Now Reading
Oppressive and Certain Decay

Oppressive and Certain Decay

Oppressive and Certain Decay

by Maria Elena

“There’s a stain on the rug.”

“So clean it,” Alex said, his eyes glued to Rust, our latest video game obsession.

“Your cat probably peed there,” I said, poking the dark spot with my big toe. It was slightly damp. Like it had been there for a few hours.

“Could have been your dog, too.” He turned back to the screen and screamed “Fuck!” as another player blasted him with a shotgun and stole his loot.

“Sorry,” I said, and went to fetch the carpet cleaner and a rag from under the kitchen sink.

Bella was potty-trained, but then, so was his cat, who was usually outside anyway. Back in the living room, I got on my hands and knees by the couch and sniffed at the spot, which was about a foot in diameter. I smelled nothing, so I got closer and sniffed again. Still nothing. I pushed my nose to within an inch from the rug. I sniffed, and sniffed, and I smelled something . . . not quite right, but I couldn’t place it.

“Come take a whiff,” I said. “I can’t tell what it is, but I don’t think it’s pee.”

“Pilar,” Alex said. “Just clean it. I’m busy.” With that, he got an arrow in the head. “Shit fucking fuck!” he screamed.

I frowned and sprayed the foamy, white carpet cleaner onto the rug. I let it sit for a few minutes before scrubbing the stain away.


The next morning, I made coffee in my ancient Mr. Coffee, which Alex said looked like it was from the seventies. It wasn’t, but it might as well have been. You had to smack the side of it to get it to sputter to life. He wanted a Keurig. But we couldn’t afford such a luxury, especially after I lost my job.

I grabbed my laptop from the kitchen table where I’d left it to charge, and when I got back to the couch, the area on the rug where I’d cleaned the stain was still damp. I was surprised it hadn’t dried overnight, but, then again, I had sprayed quite a bit of cleaner. I opened my email.


No emails from any of the companies I had sent résumés to. Nothing from my mom, or my friends. Not even a promotional email from Target, or Domino’s. To be fair, I had unsubscribed from a lot of emails, not only because they were annoying but to prevent that false hope, that excitement of an email alert and subsequent disappointment. Yet without those superfluous marketing messages, my inbox felt empty and sad.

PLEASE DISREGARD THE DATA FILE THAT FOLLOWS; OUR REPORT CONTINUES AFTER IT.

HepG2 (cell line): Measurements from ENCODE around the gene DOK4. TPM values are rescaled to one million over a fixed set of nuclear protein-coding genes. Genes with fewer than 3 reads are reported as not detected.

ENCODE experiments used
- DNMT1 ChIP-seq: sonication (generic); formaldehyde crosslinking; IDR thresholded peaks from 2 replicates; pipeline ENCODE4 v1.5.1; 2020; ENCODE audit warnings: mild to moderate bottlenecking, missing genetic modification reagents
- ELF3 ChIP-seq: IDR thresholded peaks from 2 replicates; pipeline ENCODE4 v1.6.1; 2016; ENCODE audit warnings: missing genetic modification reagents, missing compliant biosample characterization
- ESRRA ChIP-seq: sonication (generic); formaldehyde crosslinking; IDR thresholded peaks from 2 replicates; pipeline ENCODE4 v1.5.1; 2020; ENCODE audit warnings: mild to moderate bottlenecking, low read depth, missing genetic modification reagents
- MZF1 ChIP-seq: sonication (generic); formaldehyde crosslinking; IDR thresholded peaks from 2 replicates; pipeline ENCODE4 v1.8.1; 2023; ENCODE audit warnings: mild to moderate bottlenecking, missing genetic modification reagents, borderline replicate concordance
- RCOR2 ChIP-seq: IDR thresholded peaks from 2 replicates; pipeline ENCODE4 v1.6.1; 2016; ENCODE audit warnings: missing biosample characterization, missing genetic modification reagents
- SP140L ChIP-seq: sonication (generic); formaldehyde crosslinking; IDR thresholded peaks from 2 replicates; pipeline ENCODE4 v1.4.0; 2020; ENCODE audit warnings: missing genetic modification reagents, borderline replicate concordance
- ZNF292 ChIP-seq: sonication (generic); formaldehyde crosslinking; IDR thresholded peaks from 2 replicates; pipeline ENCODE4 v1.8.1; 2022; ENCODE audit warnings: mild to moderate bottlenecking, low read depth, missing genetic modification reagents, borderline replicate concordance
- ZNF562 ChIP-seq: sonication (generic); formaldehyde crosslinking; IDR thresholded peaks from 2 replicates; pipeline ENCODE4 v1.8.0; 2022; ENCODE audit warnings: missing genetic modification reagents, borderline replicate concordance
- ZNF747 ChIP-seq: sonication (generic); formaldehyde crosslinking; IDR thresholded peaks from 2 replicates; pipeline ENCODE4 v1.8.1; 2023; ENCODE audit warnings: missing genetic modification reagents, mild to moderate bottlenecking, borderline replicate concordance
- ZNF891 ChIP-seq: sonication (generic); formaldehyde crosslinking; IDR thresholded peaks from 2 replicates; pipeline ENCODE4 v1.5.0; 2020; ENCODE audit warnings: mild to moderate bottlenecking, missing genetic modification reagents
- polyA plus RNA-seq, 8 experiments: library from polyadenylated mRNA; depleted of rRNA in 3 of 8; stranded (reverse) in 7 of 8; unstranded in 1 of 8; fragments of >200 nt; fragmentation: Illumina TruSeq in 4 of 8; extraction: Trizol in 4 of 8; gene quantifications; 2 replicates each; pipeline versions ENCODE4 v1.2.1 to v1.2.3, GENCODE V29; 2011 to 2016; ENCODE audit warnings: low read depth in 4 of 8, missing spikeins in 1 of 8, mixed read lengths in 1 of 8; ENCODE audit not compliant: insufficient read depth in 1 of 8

I’d interviewed for a remote production editor job with a decent salary at a respected publishing company two weeks earlier. It was the perfect job.

But the interview had been less than perfect. The recruiter barely made eye contact and kept looking at her notes, typing away the entire time. It threw me off and I um’d and uh’d my way through a painful thirty minutes.

And yet, stupidly, I kept holding out hope for a follow-up interview request.

I spent the rest of the day applying for jobs that I wanted, jobs that I didn’t want, jobs that seemed so boring they might kill me. I pored through Publishers Weekly, Publishers Lunch, Bookjobs. I perused job boards of any and every publisher I could think of.

At noon, Alex shuffled out of the bedroom and kissed me on the head before shuffling to Mr. Coffee, which he smacked on the side to get it to produce a cup. Coffee in hand, he mumbled “Goodbye, love you,” and shuffled out the door, to the small office he rented where he ran a civil engineering startup.

I continued my job hunt, scouring Indeed, Monster, LinkedIn, and even Craigslist, not only for editor positions, but also for administrative work. I didn’t apply for any retail jobs. Not yet, at least. And hopefully, I thought, never again.

Except I was staring down the barrel of a year’s unemployment and countless rejections, and the chances of ending up back in the land of hateful, ungrateful customers was starting to look greater and greater.

I spent the rest of the day refining my résumé and agonizing over cover letters.

When Alex came home at seven, we got high off the devil’s lettuce and stared at the ceiling, pointing out shapes in the popcorn, for the rest of the evening.

What a wonderful feeling.


The next morning, I found myself standing over another stain. It was a different stain—or, at least, it was in a different place. This one was at the foot of the chaise piece of the sectional. I got down on my hands and knees and sniffed at this new stain, but it was so very similar to the first one. I still couldn’t tell what that faint whiff of something was.

I sprayed it with cleaner and then inspected the first carpet blemish, at the corner of the rug where the loveseat portion of the couch met the chaise. With horror I saw that not only was the original stain still there, but it seemed to—somehow—have gotten bigger. I felt around it with my toe, and it felt damp, but only slightly. I sprayed it with cleaner again and scrubbed for a good ten minutes before vacuuming the entire rug.